Mary (30 years old, nonsmoker, healthy) can select from a very wide range of choices if she wants to buy term insurance. Policies that provide pure protection can be yearly renewable, 5 year term, 10 year term, other term products, or even Term 100 type of policies, the last one being actually a whole life policy in the sense that it pays not "if" the insured dies, but "when" the insured dies. With all these policies, except the Term 100, the premium is level for a certain period (1 year, 5 years, etc.), then it increases to a new level for a new period. (Provided, the policy is renewed for the new period.) With T100, the premium is higher first, but it stays at that level, thus on the long run it is usually the cheapest of all. An important question to decide on., therefore, is: for how long the policy will be needed. Before going into some other aspects, let's see some excerpts from the multi company search that can be done for Mary.

 One year renewable policies:

The initial annual premiums (prices) of the 9 products available spread from $227.00 to $327.50. The effect of different changes at various products in later years can be seen from the price comparison of the 5 products with the cheapest initial premiums:
CURRENT Annual Premiums 
Year   Policy 1      Policy 2       Policy 3      Policy 4       Policy 5

 1     227.00         237.50        242.50         252.50        255.00
 2     237.00         300.00        280.00         255.00        272.50
We can see that in the second year already, the ranking order of the policies has been changed. Policy #2 became the most expensive in that year. Similar changes occur later as well, therefore it is not a bad idea to look at the accumulation of the premiums paid at the end of various time periods.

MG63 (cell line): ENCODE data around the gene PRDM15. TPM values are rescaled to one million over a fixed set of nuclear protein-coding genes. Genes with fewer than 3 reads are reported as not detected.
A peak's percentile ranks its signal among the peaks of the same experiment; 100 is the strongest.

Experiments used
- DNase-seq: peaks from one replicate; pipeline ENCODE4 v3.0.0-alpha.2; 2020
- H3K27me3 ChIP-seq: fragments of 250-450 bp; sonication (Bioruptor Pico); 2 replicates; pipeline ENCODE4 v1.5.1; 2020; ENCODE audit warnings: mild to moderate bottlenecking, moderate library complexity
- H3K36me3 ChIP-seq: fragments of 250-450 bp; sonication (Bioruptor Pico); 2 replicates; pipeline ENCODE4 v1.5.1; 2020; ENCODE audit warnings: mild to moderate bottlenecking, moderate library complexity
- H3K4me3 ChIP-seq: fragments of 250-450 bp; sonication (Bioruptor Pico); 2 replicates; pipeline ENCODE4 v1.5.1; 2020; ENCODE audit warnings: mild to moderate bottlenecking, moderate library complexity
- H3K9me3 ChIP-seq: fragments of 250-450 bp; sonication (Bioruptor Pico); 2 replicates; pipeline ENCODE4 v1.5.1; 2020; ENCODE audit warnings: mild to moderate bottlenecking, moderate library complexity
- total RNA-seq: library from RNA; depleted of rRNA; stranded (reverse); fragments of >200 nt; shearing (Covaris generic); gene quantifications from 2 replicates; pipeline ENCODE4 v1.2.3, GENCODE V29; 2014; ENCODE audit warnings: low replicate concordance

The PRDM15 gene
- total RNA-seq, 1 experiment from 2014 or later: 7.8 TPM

3     244.50         332.50        295.00         260.00        272.50
 4     252.00         362.50        340.00         267.50        272.50
 5     262.00         380.00        377.50         275.00        277.50
Accum.1,222.50       1,612.50      1,535.00       1,310.00      1,350.00
Just after 5 years, #2 became ranked 6th, and #3 became ranked 5th. Let's project further ahead in time.

 6     272.00         410.00        410.00         282.50        300.00
 7     282.00         442.50        447.50         290.00        315.00
 8     292.00         470.00        480.00         300.00        335.00
 9     304.50         507.50        480.00         310.00        355.00
10     314.50         550.00        480.00         320.00        377.50
Accum.2,687.50       3,992.50      3,832.50       2,812.50      3,032.50
11     424.50         580.00 *      480.00         332.50        395.00
After ten years, an * appeared in the survey. It indicates that for one of the policies (#2) the price given here is what the company currently charges for $250,000 coverage for a 41 year old nonsmoking healthy female, but it is not guaranteed that this price will be applied for Mary in 11 years if she choses this particular product. Let's skip years 12 to 20 now, and have a look only at the total amounts payable for these various policies during a 20 year period:

Accum.6,932.50     12,982.50      14,120.00       7,217.50      9,195.00